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What Could Jason Collins’ Announcement Mean For His Sponsorship Prospects?

By Candice Leigh Helfand
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Jason Collins #98 of the Washington Wizards rebounds against the Chicago Bulls at the United Center on April 17, 2013 in Chicago, Illinois. (Photo by Jonathan Daniel/Getty Images)

Jason Collins #98 of the Washington Wizards rebounds against the Chicago Bulls at the United Center on April 17, 2013 in Chicago, Illinois. (Photo by Jonathan Daniel/Getty Images)

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ATLANTA (CBS Atlanta/AP) – In coming out, Jason Collins may have inadvertently made the best business move of his otherwise pedestrian NBA career.

After having, in his words, “endured years of misery and gone to enormous lengths to live a lie,” the veteran became the first active player in one of the four major U.S. pro sports leagues to publicly disclose his homosexuality.

“I’m a 34-year-old NBA center. I’m black. And I’m gay,” he wrote in a first-person article posted Monday to the website of Sports Illustrated.

Most recently, Collins spent time as a little-used reserve center for the Washington Wizards after a midseason trade from the Boston Celtics. Before that, he suited up for the Atlanta Hawks from 2009 through 2012. Now the 7-foot Collins is a free agent who can sign with any team.

He wants to keep playing in the NBA. And if his career continues on another team, the new opportunity – combined with his now-heightened popularity – could potentially lead to lucrative new endorsement deals previously not on the table for a player of Collins’ past prominence.

Bryan Bracey, an assistant professor at the University of South Dakota who teaches a course on diversity in sports, told CBS Atlanta that Collins’ decision to come out will likely benefit his chances of getting endorsement deals.

After being a first-round draft pick in 2001, Collins has averaged 3.6 points and 3.8 rebounds for the New Jersey Nets, Memphis Grizzlies, Minnesota Timberwolves, Atlanta Hawks, Celtics and Wizards. He’s known more for personal fouls — he led the league in that category one season — than other stats.

Bracey mentioned that a select few may have remembered Collins before Monday’s announcement as half of the set of 7-foot twins who emerged out of Stanford University, or perhaps from his performance in the NBA finals years ago.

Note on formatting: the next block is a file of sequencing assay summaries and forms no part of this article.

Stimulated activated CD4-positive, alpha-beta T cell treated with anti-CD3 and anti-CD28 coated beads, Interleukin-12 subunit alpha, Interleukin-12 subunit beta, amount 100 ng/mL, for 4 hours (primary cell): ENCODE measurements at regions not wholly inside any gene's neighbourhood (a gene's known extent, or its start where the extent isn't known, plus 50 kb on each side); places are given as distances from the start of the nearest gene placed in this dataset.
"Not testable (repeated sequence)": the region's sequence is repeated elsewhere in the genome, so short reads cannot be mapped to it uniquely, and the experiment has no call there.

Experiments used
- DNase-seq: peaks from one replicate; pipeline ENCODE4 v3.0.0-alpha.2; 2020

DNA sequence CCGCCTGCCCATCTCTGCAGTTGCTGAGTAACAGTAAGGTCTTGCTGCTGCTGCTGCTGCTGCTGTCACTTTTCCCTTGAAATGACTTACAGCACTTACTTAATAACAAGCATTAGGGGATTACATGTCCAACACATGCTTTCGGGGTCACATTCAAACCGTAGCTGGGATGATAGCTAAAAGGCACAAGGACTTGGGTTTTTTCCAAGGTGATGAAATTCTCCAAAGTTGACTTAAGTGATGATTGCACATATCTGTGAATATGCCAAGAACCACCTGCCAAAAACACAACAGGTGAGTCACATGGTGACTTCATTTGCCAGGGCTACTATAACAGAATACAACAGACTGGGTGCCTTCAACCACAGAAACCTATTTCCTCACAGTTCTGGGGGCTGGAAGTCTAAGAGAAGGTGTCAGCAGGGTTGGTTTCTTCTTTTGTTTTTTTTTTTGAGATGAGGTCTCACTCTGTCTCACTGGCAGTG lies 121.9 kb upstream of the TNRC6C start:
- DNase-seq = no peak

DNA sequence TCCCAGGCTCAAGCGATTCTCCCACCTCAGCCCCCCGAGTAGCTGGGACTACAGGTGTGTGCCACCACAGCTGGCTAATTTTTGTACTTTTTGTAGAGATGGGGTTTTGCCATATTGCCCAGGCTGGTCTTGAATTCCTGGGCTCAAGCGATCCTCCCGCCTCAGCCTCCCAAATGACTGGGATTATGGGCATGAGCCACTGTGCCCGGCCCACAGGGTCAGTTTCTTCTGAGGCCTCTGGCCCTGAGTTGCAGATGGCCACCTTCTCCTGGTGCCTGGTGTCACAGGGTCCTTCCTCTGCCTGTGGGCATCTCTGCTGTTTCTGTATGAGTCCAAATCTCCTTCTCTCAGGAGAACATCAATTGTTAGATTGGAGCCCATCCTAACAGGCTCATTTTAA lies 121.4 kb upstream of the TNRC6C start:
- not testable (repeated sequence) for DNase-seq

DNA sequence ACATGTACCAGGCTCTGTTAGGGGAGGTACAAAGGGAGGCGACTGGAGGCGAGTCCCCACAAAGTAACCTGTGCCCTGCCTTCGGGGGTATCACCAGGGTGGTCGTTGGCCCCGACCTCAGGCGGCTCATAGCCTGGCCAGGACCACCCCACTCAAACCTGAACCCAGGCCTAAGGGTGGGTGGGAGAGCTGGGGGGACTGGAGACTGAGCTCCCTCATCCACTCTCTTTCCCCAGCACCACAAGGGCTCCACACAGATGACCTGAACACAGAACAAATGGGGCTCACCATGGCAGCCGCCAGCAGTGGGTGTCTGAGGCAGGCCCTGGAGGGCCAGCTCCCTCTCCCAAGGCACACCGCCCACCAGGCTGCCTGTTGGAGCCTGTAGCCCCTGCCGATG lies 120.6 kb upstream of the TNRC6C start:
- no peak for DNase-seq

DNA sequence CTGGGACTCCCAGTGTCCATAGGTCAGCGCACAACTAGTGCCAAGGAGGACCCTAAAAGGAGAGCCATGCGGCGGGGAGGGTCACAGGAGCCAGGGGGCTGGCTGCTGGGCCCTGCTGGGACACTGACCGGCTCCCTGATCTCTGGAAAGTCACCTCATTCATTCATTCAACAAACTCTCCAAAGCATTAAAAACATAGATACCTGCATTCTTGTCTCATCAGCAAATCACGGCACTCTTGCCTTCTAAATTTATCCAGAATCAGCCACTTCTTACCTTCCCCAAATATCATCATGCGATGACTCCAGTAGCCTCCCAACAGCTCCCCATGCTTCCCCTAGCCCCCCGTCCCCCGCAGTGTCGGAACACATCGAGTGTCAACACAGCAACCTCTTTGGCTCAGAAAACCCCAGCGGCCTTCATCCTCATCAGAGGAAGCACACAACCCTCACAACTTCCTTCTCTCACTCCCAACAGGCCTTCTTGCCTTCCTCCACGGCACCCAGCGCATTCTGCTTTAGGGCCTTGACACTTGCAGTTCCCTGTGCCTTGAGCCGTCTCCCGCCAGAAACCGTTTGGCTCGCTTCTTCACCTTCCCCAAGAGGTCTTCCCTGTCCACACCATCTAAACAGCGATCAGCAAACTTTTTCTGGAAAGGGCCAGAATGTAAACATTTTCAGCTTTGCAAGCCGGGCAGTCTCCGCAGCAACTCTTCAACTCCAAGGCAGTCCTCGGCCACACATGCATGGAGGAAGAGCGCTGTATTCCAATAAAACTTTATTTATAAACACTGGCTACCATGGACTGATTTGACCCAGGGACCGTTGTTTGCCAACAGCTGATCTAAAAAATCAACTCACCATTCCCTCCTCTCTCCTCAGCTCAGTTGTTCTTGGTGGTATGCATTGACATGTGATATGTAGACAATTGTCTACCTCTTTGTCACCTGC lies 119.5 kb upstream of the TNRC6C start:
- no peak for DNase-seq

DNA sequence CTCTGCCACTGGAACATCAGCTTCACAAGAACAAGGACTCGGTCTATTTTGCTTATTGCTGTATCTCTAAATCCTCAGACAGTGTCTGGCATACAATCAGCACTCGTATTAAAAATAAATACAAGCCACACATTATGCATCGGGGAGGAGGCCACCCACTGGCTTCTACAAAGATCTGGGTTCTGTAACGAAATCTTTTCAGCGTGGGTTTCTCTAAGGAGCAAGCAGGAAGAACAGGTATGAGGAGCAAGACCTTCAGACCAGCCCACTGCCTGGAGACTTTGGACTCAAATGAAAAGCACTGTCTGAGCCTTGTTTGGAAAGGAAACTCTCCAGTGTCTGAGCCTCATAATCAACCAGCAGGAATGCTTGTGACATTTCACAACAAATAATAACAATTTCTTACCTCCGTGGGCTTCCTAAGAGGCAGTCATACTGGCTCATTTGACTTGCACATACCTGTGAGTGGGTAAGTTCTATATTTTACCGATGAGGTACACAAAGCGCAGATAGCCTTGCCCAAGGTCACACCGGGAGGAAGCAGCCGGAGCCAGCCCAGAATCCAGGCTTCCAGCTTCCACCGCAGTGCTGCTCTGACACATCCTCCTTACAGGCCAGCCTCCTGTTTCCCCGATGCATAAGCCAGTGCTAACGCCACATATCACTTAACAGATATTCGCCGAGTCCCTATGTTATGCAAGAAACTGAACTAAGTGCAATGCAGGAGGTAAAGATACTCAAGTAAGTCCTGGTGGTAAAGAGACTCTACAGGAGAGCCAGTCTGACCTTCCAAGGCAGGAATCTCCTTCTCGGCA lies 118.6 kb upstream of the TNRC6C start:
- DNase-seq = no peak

“Aside from those select professional contributions that only hardcore fans would recall, Collins is a pretty generic NBA journeyman,” he added. “So, in regards to his personal marketability, he made himself significantly more distinctive and famous by coming out of the closet. Those characteristics are going to be important to any sponsor.”

J. Ronald Oswalt, CEO of Sports Marketing Experts, agreed.

“If anything, he may have more of a chance at picking up endorsements now,” he said while speaking with CBS Atlanta. “He may have had some small endorsements, but the only major one I’m aware of is Nike. Coincidentally, earlier this month, Phil Knight of Nike said he’d welcome a gay athlete endorser.”

Eric Smallwood, senior vice president of Front Row Marketing Services and Front Row Analytics, also pointed out that Collins’ free agent status could play a role in the sort of business opportunities he’s offered, a factor independent of his coming out of the closet.

In regards to his emergence as the first openly homosexual player in major sports, Smallwood added that “[h]e’ll also receive endorsements that have nothing to do with the NBA – that have to do with lifestyle, and different marketing initiatives [based on that].”

But while experts agree that Collins will likely see more business because of his public admission, opinions varied regarding the sort and size of deals he would be offered.

“Most likely, niche firms that preach openness and inclusiveness would be very interested in Collins and probably would not have been prior to his announcement,” Bracey said. “Larger firms, however, have broader target demographics and therefore shy away from those athletes who make any sort of political statement.”

Oswalt saw things a different way, citing major companies such as JCPenney, Ikea and Target that have implemented high-profile marketing campaigns showing corporate support of marriage equality and targeting people who believe in equal rights for the LGBT community.